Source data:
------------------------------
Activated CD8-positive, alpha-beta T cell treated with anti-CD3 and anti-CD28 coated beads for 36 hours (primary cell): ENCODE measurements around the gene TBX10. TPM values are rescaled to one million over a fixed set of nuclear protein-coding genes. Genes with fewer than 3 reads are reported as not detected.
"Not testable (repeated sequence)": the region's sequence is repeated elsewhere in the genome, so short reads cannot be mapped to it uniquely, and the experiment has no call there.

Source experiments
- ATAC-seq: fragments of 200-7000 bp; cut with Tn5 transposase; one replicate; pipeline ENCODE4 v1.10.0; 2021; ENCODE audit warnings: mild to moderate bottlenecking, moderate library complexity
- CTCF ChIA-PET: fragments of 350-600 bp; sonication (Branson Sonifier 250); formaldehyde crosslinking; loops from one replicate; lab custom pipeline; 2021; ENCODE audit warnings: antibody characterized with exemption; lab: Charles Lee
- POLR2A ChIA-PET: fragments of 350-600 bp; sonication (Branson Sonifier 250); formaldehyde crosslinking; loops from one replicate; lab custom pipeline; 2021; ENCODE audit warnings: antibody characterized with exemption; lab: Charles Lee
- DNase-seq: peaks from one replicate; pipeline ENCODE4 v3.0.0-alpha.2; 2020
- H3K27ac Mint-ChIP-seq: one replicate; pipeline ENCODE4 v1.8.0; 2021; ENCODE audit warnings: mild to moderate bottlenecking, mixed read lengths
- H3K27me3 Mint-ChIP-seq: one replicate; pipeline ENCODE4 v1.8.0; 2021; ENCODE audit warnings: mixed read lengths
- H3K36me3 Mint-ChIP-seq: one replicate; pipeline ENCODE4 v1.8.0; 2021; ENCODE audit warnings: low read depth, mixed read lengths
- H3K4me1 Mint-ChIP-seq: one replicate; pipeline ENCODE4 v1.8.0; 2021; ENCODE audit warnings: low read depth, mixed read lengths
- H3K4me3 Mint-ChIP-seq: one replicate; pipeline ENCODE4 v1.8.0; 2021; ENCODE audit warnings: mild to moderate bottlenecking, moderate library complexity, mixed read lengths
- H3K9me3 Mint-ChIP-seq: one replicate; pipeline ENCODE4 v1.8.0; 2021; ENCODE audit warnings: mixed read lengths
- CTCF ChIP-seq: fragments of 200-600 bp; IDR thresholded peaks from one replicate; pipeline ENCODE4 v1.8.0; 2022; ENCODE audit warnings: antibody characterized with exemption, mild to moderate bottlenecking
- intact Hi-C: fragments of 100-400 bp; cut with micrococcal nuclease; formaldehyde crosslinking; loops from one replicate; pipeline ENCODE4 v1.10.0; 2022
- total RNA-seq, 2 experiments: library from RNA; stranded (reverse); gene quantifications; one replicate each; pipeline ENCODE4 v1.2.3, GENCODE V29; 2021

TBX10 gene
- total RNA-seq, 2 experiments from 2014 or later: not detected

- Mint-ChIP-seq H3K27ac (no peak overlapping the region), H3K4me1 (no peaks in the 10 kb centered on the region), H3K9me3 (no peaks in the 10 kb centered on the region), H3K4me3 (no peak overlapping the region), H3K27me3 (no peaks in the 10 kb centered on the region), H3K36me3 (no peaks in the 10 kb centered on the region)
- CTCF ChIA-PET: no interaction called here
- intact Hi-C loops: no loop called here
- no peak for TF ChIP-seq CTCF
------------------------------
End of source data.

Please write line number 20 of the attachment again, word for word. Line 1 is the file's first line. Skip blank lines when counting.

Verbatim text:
- CTCF ChIA-PET: no interaction called here